Let's keep girls in school

by American Foundation for Children with AIDS
Let's keep girls in school

Marie was raped when she was 16 years old by a family member after thé death of her parents. The trauma of the rape, coupled with desolation, fear, and anger left her bitter. When she found out she was prégnant, she couldn't deal with the burden of a baby and found it very difficult to love the baby.

Somehow, Marie connected with the Boyebi Center in Gemena and there, she and her baby have found understanding, love and a future. At the Center, women like Marie learn a trade, either sewing or hair dressing so that they can take care of their financial needs. Now, Marie lives with her late parents' neighbors and her baby.  She is an eager learner who is grasping the hope she's been offered with two hands while connecting with her baby, learning from other women at the Center.

Practical help is also offered to women at the Center. They are taught that there is a God who sees and loves them. When they are sick, a small fund is available to help with medicine and food. And, this month, all the trainees received feminine pad kits from the American Foundation for Children with AIDS. This gift is huge, as the cost to buy pads is prohibitive for these women, so they use scraps of cloth which don't offer protection, forcing them to miss a few days of classes each month. Thanks to the generosity of volunteers who sew the reusable pads, Marie no longer will miss classes, but even better, she won't miss being part of a community that has shown her love and hope.

Everyone here at the American Foundation for Children with AIDS, and our partners in Africa, thank you for your continued support of this important project.  If you would like to learn even more about this project and others, please contact Tanya Weaver at tweaver@AFCAids.org. 

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We arrive at the village in early noon, laden down with boxes with cloth, snaps, underwear, zip lock bags, and patterns. We set up shop at the front of the classroom, surrounded by approximately 250 girls and women, all ready to learn. Even though their leader told them that she had invited us to show them how to make reusable sanitary pads, they are a bit hesitant, not quite sure what to expect.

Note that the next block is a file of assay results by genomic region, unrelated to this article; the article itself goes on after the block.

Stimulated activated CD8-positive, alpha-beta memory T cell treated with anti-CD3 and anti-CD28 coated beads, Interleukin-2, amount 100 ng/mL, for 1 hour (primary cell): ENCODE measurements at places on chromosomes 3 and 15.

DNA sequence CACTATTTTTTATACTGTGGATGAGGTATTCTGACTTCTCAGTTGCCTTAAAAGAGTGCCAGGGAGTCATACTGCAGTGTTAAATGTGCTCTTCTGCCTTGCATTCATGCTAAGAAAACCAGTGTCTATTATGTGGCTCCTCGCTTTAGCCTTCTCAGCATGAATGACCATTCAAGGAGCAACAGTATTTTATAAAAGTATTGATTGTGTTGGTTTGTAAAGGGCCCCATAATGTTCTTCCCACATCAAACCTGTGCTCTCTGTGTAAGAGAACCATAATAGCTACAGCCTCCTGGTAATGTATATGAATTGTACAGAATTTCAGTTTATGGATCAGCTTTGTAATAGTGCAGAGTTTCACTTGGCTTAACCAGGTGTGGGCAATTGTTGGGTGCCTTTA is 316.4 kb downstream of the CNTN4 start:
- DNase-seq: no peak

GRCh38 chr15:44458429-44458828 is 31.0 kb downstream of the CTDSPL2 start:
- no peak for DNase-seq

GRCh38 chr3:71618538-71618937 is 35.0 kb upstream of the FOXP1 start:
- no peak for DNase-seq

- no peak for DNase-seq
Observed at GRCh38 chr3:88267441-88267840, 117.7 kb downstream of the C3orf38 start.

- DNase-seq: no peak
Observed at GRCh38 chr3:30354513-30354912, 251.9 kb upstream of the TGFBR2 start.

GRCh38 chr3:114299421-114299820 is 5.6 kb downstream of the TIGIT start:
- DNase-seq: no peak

We set up the sewing machine at the end of the room and talk and laugh with the other teachers present. They are just as curious as the girls, dressed to the nines, as though attending church. While the sun beats down outside, we are all tucked into a white-walled room, with just enough air coming through the open double doors and out the window openings to allow us to breathe. I look out at the crowd and realize that they will neither see nor hear me if I stand where I am, so I climb unto a table and silence falls suddenly over the entire space. 250 pairs of eyes stare at me with some giggling mouths quickly covered with hands that can’t hold the mirth from showing in those dark, dark eyes.

I hold up a pair of underwear and clearly say, “today, we are going to talk about your period”. Gasps and moans of distress shower down on me, with those beautiful hands now hiding eyes as heads are bowed and teenaged angst and embarrassment take over most of the people in the room. I keep talking, showing them how a cloth pad kit can keep them going to school, even during their period. I snap a pad onto the pair of underwear and hold it up for all to see. I then show them how they can carry the dirty pads in a plastic bag with a bit of water and soap so that they are easy to wash when they reach home. I show them how everything comes together in a cloth bag that doesn’t show what is in it, giving the girls privacy to their personal kits.

Each time a piece of the kit is held out for all the see, more and more hands leave eyes and mouths and soon, those hands are clapping. The rich, seemingly never-ending sound of clapping fills the room as I hold a kit up, showing the girls the gift they will each receive today. I feel like a champion holding up that kit, hearing all that clapping and joy. When the sound dies down, I ask for a volunteer to help us distribute the kits and hands all over pop into the air, no longer shy, but bold and confident. They open their kits and looks of wonder cover faces throughout the crowded room. They show each other the underwear they each received, the soap, the bags, the pads. They stand at the end of our gift-giving and do the low double-clap the Shona people do to express thanksgiving. With hands cupped slightly, they do a slight curtsy and clap twice.